TORONTO - A winter storm that blew into southwestern Ontario early Wednesday from the United States was expected to cause a variety of travel headaches Thursday.
Environment Canada posted winter storm warnings late Wednesday for Ontario's Niagara region, eastern Ontario, southern Quebec and much of northern New Brunswick.
The storm had already pounded the midsection of the U.S., dumping a record snowfall in Arkansas and lashing the Northeast with high winds, snow and sleet.
The storm, which is blamed for at least six deaths in the U.S., knocked out power to thousands of utility customers, primarily in Arkansas.
Hundreds of flights were cancelled or delayed out of U.S. airports and several departures had been cancelled by early Thursday at Pearson International Airport in Toronto and at Montreal's Trudeau Airport.
Travellers were urged to call ahead to check on their flight status before heading to the airports.
The Toronto area was due to receive about 10 cms. of snow into Thursday morning while the Niagara region and Hamilton areas were bracing for 15 to 20 cms.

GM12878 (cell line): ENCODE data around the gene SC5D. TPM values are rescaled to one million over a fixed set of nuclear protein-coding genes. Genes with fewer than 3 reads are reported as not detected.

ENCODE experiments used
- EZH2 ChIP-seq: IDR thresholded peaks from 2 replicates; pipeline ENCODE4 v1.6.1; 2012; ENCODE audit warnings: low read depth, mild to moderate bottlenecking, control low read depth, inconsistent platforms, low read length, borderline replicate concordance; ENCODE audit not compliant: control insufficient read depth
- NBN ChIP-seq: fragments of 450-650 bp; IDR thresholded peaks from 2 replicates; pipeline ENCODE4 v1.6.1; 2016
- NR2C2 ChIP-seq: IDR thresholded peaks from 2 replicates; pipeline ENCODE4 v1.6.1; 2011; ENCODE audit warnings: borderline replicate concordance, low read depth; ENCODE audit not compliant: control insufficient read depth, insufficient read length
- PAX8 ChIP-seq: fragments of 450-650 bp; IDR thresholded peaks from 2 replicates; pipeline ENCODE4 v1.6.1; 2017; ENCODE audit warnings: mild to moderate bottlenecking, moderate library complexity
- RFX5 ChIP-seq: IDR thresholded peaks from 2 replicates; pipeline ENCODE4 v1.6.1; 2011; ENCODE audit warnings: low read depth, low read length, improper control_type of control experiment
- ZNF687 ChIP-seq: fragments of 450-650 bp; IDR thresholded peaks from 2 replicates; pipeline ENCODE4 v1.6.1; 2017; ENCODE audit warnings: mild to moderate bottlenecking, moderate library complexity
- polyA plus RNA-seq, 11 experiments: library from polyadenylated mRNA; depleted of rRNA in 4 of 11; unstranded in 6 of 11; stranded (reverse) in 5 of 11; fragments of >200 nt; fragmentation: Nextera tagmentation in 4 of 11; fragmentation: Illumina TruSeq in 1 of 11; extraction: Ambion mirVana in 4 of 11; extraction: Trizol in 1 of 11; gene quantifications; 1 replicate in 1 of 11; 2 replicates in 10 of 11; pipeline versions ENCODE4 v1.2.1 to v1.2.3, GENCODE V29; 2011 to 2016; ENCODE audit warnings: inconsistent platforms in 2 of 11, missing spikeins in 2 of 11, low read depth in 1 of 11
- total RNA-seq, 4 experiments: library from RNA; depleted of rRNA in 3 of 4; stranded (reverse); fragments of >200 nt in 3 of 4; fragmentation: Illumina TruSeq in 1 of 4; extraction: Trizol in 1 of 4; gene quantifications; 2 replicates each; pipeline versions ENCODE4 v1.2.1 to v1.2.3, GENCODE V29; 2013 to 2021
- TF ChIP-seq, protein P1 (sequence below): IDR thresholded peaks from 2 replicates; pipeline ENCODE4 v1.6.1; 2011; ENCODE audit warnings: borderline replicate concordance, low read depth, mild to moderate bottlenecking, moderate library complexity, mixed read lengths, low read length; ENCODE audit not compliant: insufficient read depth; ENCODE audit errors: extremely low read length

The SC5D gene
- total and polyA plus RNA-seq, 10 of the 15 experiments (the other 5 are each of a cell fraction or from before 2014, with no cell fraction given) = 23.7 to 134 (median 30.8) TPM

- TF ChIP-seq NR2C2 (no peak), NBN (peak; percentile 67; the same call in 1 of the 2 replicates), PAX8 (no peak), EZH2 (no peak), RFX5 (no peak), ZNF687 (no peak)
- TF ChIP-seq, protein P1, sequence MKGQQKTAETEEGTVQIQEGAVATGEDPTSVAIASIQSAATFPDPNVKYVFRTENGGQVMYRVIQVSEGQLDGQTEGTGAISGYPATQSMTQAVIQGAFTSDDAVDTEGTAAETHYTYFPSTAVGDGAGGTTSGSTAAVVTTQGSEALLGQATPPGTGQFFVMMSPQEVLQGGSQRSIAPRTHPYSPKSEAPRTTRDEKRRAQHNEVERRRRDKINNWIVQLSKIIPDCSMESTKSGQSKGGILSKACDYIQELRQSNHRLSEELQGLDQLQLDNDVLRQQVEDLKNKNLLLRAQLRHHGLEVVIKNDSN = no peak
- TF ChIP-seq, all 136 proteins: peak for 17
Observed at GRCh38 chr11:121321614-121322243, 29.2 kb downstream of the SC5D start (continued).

Similar amounts were forecast for eastern Ontario from the Kingston area east into Quebec through Montreal and Laval and areas south of the city.
Environment Canada says the Montreal region could receive up to 30 centimetres of snow accompanied by widespread blowing snow.
But a meteorologist with the agency says Thursday's snowfall shouldn't be as wet and heavy as what blanketed parts of the province last week, causing widespread power outages.
In New Brunswick, snow and blowing snow was expected to begin early Thursday in the southwest and eastern regions, with about 25 cms. or more expected.
Parts of Nova Scotia and Prince Edward Island also lay in the storms path, where winter storm watches or rainfall warnings had already been posted.
With files from The Associated Press